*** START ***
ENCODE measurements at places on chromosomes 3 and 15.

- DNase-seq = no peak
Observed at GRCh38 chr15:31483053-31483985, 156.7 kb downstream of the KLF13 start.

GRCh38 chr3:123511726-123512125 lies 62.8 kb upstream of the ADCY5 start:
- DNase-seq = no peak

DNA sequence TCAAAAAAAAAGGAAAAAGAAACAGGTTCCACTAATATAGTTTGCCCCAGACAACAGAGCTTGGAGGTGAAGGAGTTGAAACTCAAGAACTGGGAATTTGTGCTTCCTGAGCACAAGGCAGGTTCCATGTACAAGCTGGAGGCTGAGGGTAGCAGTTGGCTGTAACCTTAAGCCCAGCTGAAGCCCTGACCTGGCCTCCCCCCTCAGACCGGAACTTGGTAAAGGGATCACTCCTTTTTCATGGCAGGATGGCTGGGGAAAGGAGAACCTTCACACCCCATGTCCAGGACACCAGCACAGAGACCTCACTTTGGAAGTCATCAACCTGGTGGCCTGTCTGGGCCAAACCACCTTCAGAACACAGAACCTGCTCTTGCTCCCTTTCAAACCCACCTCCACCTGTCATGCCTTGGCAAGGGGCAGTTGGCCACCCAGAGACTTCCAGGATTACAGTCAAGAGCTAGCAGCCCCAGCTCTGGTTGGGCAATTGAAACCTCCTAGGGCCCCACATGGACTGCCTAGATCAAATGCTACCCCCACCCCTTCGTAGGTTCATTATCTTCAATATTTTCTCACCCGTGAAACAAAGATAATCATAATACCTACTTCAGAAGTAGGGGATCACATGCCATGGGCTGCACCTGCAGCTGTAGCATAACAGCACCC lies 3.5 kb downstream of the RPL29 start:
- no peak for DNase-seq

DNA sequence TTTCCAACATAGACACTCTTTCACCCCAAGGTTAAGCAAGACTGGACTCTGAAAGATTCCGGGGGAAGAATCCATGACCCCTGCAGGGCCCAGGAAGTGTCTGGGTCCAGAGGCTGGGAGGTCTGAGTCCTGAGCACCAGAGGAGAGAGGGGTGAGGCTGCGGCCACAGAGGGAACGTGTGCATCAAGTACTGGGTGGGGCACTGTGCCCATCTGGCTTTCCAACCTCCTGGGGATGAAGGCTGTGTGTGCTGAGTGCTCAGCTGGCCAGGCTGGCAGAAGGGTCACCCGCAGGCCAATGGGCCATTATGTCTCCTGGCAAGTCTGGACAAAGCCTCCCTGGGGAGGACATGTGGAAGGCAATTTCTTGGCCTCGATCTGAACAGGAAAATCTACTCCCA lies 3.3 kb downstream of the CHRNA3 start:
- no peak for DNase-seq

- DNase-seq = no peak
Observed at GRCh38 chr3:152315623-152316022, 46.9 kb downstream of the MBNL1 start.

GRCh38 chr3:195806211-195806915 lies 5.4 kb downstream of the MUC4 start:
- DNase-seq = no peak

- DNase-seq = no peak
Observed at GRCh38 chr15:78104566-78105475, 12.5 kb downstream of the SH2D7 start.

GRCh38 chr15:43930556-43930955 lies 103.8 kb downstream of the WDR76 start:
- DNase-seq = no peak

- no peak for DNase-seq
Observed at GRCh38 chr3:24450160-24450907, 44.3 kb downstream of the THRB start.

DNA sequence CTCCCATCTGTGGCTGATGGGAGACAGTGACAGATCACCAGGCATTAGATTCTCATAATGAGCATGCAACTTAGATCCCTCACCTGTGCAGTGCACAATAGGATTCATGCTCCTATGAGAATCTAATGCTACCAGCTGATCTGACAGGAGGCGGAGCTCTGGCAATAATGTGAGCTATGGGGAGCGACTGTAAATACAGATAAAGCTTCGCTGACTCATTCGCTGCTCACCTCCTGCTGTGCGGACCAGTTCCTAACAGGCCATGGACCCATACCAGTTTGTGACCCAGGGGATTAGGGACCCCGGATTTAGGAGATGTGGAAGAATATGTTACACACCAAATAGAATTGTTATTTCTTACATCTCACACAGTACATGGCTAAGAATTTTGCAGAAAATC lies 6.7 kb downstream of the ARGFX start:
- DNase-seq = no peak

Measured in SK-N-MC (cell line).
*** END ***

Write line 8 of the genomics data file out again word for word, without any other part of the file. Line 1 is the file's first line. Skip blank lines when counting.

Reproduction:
DNA sequence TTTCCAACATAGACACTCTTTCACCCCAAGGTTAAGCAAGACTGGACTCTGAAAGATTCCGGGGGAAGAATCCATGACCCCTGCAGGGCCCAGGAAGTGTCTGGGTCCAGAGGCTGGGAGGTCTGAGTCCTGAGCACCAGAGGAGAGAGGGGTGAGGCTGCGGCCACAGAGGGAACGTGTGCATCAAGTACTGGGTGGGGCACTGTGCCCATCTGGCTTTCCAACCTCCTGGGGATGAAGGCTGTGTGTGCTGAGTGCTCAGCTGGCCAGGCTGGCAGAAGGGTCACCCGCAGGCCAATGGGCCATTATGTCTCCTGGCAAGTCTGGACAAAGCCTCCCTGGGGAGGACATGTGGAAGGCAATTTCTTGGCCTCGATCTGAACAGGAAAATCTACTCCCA lies 3.3 kb downstream of the CHRNA3 start: